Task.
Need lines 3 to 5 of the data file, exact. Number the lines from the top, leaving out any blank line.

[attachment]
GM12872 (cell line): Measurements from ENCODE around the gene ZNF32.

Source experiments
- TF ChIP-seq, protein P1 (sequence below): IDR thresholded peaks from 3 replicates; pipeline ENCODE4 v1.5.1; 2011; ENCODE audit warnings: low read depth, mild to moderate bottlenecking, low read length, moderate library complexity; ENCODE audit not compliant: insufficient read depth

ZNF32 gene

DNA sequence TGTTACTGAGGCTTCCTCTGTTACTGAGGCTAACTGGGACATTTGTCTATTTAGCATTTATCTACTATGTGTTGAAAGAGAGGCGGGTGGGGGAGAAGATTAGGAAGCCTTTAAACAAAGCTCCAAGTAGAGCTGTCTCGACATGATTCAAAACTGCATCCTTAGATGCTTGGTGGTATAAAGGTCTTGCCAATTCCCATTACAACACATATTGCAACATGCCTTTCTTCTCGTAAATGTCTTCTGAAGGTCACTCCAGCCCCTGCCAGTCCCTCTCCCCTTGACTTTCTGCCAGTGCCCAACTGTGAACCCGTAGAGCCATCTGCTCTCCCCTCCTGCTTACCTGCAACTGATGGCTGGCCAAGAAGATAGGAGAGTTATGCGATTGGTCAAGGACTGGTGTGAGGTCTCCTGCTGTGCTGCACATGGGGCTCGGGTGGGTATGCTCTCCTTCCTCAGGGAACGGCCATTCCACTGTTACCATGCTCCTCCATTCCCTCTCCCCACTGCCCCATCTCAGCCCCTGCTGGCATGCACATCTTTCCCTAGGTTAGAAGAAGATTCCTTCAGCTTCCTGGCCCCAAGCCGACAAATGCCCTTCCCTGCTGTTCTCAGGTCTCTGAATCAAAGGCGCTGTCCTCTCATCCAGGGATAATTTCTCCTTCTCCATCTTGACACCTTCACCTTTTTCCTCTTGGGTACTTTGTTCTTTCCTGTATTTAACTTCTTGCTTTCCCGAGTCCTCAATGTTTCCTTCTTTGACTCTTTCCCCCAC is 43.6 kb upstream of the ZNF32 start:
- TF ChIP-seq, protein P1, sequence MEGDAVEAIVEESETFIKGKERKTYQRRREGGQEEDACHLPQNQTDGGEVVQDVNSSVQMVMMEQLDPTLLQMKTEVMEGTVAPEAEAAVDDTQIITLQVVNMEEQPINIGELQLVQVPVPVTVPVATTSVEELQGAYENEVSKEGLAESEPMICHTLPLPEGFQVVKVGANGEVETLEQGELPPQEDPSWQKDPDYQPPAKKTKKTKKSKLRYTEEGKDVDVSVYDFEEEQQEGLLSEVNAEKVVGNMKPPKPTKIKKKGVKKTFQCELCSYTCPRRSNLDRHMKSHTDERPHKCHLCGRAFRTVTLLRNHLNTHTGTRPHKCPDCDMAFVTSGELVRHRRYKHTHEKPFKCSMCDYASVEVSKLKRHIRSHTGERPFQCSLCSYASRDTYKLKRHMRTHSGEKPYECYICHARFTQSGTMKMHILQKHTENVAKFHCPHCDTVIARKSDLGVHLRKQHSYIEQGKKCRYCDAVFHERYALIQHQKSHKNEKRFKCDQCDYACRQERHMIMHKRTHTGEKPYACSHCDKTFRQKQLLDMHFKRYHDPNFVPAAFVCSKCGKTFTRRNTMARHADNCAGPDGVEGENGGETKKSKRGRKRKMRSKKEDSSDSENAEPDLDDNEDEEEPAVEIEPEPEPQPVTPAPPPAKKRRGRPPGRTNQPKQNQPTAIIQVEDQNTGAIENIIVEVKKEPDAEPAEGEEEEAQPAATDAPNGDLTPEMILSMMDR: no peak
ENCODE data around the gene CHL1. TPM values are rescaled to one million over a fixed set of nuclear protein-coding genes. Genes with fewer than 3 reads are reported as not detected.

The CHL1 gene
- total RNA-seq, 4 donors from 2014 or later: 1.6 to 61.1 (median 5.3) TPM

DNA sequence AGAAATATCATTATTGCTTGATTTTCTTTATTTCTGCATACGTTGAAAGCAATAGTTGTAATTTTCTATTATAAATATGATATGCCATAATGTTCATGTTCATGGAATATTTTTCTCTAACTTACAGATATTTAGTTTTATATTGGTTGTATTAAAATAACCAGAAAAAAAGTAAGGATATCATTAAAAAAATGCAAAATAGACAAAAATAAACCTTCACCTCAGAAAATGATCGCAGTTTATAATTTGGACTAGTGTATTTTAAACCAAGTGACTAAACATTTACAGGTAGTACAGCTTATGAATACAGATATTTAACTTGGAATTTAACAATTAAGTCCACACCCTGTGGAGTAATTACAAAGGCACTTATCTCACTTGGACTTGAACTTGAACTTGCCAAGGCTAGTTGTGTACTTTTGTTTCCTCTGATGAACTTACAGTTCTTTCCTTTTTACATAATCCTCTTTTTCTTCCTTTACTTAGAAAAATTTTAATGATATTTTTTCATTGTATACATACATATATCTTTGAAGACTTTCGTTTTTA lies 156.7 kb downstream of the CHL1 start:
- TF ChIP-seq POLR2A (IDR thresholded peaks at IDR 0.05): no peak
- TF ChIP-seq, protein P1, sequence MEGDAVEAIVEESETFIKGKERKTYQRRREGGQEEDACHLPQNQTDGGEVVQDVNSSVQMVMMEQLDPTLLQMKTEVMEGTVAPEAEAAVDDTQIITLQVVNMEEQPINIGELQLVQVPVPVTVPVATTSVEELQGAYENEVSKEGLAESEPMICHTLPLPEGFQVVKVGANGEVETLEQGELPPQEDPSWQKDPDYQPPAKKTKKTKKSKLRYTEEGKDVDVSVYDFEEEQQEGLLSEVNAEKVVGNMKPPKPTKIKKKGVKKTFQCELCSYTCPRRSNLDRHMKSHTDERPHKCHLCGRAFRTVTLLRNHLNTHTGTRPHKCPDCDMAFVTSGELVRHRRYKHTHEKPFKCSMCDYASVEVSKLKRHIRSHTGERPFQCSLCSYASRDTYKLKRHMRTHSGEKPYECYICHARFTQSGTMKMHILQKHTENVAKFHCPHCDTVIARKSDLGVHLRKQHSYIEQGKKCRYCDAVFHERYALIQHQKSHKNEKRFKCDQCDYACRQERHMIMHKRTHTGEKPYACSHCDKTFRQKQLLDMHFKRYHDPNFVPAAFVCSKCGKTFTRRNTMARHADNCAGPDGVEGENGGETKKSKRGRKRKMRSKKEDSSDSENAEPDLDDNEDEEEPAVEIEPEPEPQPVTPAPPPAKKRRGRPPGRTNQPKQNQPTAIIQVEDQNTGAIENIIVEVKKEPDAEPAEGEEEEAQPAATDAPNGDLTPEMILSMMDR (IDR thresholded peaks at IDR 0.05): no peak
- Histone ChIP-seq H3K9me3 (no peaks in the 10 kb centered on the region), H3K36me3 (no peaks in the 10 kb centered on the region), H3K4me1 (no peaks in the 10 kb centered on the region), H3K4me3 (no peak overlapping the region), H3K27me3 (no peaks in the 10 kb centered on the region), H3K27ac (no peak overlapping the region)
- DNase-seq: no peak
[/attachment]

- TF ChIP-seq, protein P1 (sequence below): IDR thresholded peaks from 3 replicates; pipeline ENCODE4 v1.5.1; 2011; ENCODE audit warnings: low read depth, mild to moderate bottlenecking, low read length, moderate library complexity; ENCODE audit not compliant: insufficient read depth

ZNF32 gene

DNA sequence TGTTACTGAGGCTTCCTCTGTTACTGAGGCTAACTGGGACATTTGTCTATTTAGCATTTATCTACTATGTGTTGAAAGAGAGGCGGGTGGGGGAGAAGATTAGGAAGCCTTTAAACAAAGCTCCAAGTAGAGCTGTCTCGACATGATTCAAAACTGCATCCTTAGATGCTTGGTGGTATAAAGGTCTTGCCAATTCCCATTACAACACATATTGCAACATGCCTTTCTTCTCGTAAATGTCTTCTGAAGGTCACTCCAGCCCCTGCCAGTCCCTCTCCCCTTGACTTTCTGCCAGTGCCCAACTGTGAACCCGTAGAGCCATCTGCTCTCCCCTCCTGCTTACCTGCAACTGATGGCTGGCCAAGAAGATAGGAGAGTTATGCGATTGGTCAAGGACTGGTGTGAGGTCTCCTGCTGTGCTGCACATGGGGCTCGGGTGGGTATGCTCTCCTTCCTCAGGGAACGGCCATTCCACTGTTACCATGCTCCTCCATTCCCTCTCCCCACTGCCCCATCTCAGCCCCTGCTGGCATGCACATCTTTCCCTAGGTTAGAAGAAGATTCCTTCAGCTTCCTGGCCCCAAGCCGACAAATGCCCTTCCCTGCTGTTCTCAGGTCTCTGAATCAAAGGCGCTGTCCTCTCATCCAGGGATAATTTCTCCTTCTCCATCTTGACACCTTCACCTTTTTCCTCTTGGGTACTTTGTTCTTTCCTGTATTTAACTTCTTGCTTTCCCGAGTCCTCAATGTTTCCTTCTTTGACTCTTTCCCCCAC is 43.6 kb upstream of the ZNF32 start: